Did Adam Smith Retard the Development of Economic Analysis?: A Critique of Murray Rothbard's Interpretation

By Ahiakpor, James C. W. | Independent Review, Winter 1999 | Go to article overview

Did Adam Smith Retard the Development of Economic Analysis?: A Critique of Murray Rothbard's Interpretation


Ahiakpor, James C. W., Independent Review


In the first volume of a two-volume work, An Austrian Perspective on the History of Economic Thought (1995), Murray N. Rothbard attempts to make the case that Adam Smith perverted the development of sound economic analysis by failing to advance valid extant theories of value, money, and income distribution. According to Rothbard, most of those ideas had been developed by the Scholastics but were little known to the English-speaking world until recently "simply because [they] had not been translated into English" from Latin (xi). He believes the ideas were "proto-Austrian," which is why their later discovery naturally has had to fall to the modern Austrian School, which he regards as "the major challenge to the Smith-Ricardo" tradition of modern economics (xiii).

Rothbard develops the specifics of his criticisms of Smith in chapters 16 and 17, where he claims there does not exist in The Wealth of Nations any consistent cost or relative-scarcity theory of value, let alone the concept of subjective valuation of objects by individuals. For Smith, profits are not payments for entrepreneurship, claims Rothbard, nor is Smith clear on whether rents enter into the determination of prices or prices into the determination of rents. According to Rothbard, Smith also does not recognize the money-supply-and-demand theory of the price level as argued by David Hume; nor does Smith include Hume's familiar price-specie-flow model of international price adjustments. Rothbard also faults Smith for not having been a consistent advocate of laissez-faire policies, alleging that Smith advocated various forms of state intervention in the economy, including the establishment of a government post office, and that he supported rigid usury laws. His overall assessment of Smith's scholarship is that Smith "originated nothing that was true, and whatever he originated was wrong; that [Smith] was a shameless plagiarist, acknowledging little or nothing and stealing large chunks, for example, from Cantillon" (435). Rothbard thus wants to awaken the economics profession to the truth about Smith's scholarship and to identify the Scholastics, Richard Cantillon, A. R. J. Turgot, and the Austrians as the true developers of what is good economics.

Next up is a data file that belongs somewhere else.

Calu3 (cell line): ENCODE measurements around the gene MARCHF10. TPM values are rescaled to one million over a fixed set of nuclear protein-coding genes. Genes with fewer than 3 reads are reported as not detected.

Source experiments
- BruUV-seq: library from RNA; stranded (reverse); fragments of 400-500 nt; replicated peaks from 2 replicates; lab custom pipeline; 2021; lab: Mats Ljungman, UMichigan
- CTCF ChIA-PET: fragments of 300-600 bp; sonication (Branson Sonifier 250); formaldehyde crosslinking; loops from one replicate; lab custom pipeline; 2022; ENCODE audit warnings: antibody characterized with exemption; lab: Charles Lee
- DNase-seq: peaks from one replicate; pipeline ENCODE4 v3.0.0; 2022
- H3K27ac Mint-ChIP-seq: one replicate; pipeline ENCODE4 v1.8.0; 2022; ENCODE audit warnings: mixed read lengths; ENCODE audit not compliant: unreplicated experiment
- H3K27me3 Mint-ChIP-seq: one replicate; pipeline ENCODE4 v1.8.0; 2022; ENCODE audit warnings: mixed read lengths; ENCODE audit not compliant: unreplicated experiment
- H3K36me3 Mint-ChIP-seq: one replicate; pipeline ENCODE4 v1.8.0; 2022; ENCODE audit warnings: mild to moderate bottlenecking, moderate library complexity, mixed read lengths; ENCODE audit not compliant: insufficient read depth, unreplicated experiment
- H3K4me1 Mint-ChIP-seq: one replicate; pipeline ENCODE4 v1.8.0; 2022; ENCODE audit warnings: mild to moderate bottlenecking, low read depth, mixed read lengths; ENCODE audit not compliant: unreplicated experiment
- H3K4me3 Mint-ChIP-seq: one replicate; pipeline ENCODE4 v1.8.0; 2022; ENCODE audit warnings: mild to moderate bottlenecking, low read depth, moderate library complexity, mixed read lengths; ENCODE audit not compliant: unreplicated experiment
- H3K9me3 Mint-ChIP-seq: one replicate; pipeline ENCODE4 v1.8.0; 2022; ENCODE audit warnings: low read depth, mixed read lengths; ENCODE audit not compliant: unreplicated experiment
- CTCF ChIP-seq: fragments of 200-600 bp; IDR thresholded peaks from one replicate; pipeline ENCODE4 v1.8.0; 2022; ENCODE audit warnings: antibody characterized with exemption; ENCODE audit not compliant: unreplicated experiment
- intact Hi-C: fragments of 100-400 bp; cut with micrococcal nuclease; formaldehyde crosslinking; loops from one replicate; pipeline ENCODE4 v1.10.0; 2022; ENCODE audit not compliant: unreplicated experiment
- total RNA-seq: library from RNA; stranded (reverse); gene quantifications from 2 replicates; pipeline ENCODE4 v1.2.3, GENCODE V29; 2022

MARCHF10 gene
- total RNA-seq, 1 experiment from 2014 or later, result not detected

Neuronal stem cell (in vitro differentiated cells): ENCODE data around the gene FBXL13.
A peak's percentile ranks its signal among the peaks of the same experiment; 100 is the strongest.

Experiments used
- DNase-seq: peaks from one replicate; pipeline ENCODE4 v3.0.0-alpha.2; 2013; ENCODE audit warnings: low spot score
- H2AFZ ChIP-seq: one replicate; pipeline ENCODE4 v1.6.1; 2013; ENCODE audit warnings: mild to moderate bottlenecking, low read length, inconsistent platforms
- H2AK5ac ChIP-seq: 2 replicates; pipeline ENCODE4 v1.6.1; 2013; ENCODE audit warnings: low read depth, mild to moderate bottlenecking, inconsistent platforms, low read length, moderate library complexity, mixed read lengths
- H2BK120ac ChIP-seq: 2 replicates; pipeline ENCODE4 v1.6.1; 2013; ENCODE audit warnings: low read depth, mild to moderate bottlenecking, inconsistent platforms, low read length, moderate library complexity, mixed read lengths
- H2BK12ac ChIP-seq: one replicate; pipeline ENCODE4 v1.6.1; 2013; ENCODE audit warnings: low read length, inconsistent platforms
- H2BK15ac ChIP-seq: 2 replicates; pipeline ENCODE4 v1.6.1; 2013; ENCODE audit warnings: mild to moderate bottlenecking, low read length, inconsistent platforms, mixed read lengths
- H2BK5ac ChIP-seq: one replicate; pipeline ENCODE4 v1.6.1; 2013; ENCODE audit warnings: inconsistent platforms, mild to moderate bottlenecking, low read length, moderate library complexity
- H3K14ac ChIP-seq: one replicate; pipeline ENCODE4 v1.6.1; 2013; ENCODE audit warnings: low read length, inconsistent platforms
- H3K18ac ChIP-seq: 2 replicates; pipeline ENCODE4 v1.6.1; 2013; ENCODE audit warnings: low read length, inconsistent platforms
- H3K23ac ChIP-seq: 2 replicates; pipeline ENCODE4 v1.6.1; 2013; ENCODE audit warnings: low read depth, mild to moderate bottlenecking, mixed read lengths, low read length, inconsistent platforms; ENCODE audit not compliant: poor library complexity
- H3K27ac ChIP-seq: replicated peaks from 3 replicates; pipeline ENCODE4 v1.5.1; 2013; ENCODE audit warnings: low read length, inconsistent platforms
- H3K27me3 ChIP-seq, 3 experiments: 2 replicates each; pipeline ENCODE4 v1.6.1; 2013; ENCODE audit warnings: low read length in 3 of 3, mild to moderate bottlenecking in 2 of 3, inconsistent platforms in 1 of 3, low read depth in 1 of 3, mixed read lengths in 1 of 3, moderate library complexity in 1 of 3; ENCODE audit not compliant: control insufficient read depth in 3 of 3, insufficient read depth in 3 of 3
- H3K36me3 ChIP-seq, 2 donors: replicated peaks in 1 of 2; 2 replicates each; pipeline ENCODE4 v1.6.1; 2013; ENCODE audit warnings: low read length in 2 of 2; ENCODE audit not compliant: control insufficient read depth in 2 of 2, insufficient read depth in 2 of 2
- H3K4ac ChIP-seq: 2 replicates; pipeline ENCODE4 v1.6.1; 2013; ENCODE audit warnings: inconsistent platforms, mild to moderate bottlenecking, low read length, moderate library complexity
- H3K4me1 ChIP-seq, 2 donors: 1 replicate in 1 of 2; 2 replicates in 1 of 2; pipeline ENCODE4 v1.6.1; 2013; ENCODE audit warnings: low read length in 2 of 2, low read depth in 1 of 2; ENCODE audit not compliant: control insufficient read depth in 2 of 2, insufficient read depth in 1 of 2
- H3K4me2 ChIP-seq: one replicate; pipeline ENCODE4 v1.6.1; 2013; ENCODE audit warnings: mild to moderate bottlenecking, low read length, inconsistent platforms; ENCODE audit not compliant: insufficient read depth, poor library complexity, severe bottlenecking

Rothbard may well have made a worthwhile contribution to the history of economic thought by drawing more attention to pre-Smithian economic theorists. And, of course, not every one of Smith's arguments in The Wealth of Nations is beyond valid criticism. Indeed, David Ricardo, in the preface to his Principles, for example, explained that it was to "advert to those passages in the writings of Adam Smith from which he sees reason to differ" (6), particularly with respect to the laws that regulate the "course of rent, profit, and wages" (5), that he was writing. But there is little evidence in Rothbard's book to justify the serious charges he levels against Smith. Rather, most of the claims are misrepresentations of Smith's arguments in The Wealth of Nations. Others derive from errors in Rothbard's own analysis. I illustrate these points with direct quotations from The Wealth of Nations, to which Rothbard refers but without providing specific pages where his claims may be verified. I also refer to some other sources in which more accurate evaluations of Smith's work may be found. I conclude that it is Rothbard who distorts Smithian scholarship by his arguments, and not Smith who is liable to the charge of having seriously perverted the development of sound economic analysis.

These days, when the study of the history of economic thought is fast disappearing from the curriculum of most economics students, misrepresentations such as Rothbard's appear to warrant the more extensive correction that some reviewers could only hint at (e.g., Lowry 1996). My reexamination of Smith's work also contradicts some concessions made to Rothbard by Paul B. Trescott (1995), including that "Smith's distinction between productive and unproductive labor is appropriately condemned" (319), "Smith helped perpetuate a materialistic fallacy that persisted into recent development theory and toyed too much with the labor theory of value" (320), and "Rothbard rightly notes that Smith failed to identify any useful services provided by landlord and capitalist which would justify their shares of income" (321). …

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